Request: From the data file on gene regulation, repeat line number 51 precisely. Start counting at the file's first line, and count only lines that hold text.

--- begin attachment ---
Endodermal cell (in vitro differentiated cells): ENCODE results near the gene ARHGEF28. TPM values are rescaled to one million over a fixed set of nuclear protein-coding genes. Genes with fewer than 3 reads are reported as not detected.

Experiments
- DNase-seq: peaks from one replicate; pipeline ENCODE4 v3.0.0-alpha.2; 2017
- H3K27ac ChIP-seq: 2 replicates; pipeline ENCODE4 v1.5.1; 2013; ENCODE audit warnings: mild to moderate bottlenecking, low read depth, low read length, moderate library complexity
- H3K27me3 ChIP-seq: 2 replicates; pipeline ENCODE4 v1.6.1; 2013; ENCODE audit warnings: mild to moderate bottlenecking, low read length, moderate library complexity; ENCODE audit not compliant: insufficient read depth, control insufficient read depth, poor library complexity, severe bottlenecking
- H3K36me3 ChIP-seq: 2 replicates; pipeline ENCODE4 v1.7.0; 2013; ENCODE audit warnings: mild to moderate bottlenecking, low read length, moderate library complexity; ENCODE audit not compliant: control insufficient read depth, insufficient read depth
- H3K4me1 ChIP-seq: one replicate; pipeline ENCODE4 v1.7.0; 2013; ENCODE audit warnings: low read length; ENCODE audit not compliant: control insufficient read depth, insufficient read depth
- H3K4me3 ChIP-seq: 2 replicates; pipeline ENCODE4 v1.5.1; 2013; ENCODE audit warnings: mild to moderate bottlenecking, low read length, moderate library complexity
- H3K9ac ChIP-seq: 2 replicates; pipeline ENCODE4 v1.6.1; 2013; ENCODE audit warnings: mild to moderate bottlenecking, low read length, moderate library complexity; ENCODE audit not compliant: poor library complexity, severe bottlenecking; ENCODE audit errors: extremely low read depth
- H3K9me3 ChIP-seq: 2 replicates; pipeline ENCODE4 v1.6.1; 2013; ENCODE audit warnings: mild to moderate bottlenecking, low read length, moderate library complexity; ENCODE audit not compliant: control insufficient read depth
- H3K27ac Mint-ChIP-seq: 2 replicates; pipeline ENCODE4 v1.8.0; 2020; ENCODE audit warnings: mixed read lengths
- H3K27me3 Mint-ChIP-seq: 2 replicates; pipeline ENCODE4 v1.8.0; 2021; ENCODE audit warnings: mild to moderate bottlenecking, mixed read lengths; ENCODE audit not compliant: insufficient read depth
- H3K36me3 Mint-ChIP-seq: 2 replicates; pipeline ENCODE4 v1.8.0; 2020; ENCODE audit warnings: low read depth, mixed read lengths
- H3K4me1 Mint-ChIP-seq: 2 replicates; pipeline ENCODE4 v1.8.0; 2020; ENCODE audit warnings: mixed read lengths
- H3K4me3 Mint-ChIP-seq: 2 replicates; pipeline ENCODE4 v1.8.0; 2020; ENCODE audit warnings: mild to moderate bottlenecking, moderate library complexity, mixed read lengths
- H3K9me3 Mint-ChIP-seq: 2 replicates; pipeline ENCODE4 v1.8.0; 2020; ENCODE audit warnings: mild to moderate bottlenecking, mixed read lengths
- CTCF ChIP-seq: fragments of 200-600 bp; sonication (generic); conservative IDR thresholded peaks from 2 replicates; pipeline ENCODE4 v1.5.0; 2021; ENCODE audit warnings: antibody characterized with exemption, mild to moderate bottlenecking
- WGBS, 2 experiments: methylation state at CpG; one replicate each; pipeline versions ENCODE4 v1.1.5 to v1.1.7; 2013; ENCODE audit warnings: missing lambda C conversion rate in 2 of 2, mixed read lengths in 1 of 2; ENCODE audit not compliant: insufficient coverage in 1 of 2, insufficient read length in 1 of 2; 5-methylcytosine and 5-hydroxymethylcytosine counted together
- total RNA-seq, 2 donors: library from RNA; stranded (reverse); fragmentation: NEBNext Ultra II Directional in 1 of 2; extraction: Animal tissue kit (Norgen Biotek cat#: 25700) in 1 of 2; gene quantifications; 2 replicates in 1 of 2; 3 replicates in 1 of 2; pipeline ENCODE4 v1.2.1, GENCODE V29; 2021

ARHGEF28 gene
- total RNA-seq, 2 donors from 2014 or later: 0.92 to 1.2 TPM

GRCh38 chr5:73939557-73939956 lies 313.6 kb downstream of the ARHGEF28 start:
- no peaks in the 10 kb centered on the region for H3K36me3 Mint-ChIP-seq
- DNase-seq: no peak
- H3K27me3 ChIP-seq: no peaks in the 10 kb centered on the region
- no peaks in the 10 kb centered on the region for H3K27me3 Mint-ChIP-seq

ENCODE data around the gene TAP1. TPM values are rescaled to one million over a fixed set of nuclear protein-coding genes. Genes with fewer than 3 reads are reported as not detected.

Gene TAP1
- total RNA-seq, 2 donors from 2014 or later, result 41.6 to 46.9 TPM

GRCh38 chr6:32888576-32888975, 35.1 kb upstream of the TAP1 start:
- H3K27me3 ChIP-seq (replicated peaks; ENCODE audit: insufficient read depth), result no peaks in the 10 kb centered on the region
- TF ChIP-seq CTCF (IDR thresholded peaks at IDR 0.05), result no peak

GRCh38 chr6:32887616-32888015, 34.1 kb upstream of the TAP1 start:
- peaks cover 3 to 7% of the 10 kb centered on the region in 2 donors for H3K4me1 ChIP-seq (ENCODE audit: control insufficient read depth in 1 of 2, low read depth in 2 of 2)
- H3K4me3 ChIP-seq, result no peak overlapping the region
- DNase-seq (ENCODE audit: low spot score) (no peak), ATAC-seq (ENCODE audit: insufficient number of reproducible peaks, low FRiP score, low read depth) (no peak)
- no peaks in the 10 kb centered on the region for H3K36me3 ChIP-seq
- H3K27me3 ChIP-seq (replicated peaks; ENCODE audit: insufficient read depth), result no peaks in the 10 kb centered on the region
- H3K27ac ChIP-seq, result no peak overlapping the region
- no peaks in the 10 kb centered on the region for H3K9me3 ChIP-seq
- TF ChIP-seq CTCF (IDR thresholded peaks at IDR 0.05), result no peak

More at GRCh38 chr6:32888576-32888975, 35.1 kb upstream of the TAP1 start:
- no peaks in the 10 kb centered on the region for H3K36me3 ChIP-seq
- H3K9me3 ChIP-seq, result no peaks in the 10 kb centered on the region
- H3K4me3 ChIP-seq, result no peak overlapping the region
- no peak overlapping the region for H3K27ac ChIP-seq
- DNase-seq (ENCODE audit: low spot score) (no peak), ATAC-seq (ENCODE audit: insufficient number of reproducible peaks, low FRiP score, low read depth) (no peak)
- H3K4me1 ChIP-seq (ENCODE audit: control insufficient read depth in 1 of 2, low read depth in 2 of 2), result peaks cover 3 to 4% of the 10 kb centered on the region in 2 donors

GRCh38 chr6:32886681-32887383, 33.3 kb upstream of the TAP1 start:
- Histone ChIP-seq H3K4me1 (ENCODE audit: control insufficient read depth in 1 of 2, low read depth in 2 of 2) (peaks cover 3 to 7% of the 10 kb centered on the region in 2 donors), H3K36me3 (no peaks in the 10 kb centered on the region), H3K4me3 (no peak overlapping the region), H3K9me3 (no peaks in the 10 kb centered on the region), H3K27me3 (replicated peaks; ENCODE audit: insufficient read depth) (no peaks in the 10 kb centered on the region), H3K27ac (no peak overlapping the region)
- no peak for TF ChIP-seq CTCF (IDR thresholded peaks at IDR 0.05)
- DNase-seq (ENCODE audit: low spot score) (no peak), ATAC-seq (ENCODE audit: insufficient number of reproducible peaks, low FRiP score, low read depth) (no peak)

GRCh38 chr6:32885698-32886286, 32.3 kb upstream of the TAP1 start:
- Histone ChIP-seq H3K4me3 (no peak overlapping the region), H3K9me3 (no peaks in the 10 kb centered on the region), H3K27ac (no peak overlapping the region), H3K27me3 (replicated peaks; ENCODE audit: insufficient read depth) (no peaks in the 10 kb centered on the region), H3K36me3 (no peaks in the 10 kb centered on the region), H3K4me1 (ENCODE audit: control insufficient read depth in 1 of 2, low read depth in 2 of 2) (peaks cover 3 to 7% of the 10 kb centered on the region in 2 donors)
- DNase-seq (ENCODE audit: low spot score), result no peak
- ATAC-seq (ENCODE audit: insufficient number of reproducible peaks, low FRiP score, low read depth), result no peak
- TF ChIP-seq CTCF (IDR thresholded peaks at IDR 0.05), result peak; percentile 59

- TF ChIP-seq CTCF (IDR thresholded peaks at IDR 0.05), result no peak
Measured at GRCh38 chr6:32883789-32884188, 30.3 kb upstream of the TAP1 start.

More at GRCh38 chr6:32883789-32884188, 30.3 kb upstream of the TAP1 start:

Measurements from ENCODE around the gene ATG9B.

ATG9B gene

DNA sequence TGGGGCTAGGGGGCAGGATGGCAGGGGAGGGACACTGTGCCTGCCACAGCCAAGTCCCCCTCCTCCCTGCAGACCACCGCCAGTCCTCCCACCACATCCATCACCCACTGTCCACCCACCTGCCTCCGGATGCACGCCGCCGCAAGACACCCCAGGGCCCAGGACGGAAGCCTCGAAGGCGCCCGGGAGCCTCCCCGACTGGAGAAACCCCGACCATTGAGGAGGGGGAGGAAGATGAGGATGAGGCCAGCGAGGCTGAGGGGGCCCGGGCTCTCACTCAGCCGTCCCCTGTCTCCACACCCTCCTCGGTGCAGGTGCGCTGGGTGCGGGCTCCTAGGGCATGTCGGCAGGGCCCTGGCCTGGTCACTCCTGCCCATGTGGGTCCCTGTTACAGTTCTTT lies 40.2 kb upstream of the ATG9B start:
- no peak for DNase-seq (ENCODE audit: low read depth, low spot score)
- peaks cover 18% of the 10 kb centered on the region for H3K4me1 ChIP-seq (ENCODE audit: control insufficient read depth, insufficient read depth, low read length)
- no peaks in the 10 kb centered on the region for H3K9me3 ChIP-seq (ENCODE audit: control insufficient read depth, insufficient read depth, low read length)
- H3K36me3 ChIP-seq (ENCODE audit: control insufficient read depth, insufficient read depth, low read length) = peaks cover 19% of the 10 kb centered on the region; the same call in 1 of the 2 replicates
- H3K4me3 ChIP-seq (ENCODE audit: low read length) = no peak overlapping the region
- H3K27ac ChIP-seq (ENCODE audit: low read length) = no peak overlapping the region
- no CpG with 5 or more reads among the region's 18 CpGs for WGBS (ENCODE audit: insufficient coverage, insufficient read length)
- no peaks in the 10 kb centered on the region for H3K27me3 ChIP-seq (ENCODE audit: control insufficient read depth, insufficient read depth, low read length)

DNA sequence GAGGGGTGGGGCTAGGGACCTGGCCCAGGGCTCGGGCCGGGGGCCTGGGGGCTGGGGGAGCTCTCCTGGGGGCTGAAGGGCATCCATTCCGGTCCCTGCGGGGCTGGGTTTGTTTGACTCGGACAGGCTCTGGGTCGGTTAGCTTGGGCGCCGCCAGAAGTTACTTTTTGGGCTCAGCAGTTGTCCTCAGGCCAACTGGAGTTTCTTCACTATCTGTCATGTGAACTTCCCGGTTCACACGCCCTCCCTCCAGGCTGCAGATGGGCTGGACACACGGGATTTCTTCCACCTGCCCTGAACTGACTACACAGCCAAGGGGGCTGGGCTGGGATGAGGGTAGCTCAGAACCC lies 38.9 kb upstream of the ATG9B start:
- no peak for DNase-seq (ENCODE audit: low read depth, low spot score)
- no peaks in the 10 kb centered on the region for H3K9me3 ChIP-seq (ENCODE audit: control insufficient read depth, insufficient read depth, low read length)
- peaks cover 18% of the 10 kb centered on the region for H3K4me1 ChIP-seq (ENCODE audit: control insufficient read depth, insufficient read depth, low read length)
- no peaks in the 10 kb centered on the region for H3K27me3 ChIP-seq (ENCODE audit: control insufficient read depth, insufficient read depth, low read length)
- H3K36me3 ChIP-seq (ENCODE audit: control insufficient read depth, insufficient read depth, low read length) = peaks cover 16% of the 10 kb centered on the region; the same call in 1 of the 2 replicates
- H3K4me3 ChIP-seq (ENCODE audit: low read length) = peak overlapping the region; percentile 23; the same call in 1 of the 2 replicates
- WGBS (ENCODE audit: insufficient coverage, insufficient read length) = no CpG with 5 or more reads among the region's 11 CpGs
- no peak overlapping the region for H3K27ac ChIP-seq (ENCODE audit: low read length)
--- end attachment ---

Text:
- no peak for TF ChIP-seq CTCF (IDR thresholded peaks at IDR 0.05)